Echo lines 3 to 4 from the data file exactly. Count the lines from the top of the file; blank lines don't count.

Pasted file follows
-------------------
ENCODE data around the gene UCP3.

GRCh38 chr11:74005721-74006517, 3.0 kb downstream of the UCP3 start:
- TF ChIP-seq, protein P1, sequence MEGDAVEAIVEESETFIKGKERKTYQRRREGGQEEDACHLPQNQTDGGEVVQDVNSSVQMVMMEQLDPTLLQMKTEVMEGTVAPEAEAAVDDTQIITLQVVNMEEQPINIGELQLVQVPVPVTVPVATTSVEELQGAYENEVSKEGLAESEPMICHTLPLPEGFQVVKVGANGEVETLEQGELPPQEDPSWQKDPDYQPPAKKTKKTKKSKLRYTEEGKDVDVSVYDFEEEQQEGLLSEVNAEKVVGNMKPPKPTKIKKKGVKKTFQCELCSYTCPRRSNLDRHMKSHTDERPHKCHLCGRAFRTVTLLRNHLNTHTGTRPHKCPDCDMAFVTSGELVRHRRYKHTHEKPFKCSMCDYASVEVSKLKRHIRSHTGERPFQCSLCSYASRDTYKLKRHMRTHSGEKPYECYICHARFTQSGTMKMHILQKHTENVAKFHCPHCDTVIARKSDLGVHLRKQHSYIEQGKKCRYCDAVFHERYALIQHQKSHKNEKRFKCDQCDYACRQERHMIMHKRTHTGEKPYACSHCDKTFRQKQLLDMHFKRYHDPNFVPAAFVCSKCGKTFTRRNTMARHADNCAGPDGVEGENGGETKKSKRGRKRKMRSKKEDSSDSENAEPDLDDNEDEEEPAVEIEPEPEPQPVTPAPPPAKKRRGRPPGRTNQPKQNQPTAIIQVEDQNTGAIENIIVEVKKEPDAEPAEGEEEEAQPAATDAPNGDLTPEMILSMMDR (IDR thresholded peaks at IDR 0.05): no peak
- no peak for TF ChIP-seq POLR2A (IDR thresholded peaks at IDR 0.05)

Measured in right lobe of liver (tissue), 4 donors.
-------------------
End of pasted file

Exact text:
- TF ChIP-seq, protein P1, sequence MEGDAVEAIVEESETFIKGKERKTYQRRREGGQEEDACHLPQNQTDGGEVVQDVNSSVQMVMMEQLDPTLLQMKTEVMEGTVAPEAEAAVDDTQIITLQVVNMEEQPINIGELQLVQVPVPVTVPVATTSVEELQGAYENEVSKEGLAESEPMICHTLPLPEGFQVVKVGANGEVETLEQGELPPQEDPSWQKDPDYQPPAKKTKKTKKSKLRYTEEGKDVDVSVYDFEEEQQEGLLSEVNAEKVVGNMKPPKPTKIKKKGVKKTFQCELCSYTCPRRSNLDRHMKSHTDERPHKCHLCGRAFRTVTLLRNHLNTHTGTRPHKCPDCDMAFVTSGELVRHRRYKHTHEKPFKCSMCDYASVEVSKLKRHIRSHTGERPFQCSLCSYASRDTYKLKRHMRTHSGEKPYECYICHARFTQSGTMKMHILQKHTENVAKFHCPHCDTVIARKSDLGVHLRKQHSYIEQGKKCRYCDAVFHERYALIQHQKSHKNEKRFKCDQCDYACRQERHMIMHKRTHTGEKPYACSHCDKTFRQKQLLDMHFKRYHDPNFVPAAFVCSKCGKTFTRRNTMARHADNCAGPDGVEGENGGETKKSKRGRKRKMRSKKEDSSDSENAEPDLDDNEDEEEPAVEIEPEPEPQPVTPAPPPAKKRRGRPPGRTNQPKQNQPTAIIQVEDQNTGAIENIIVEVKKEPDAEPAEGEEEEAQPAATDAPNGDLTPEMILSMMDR (IDR thresholded peaks at IDR 0.05): no peak
- no peak for TF ChIP-seq POLR2A (IDR thresholded peaks at IDR 0.05)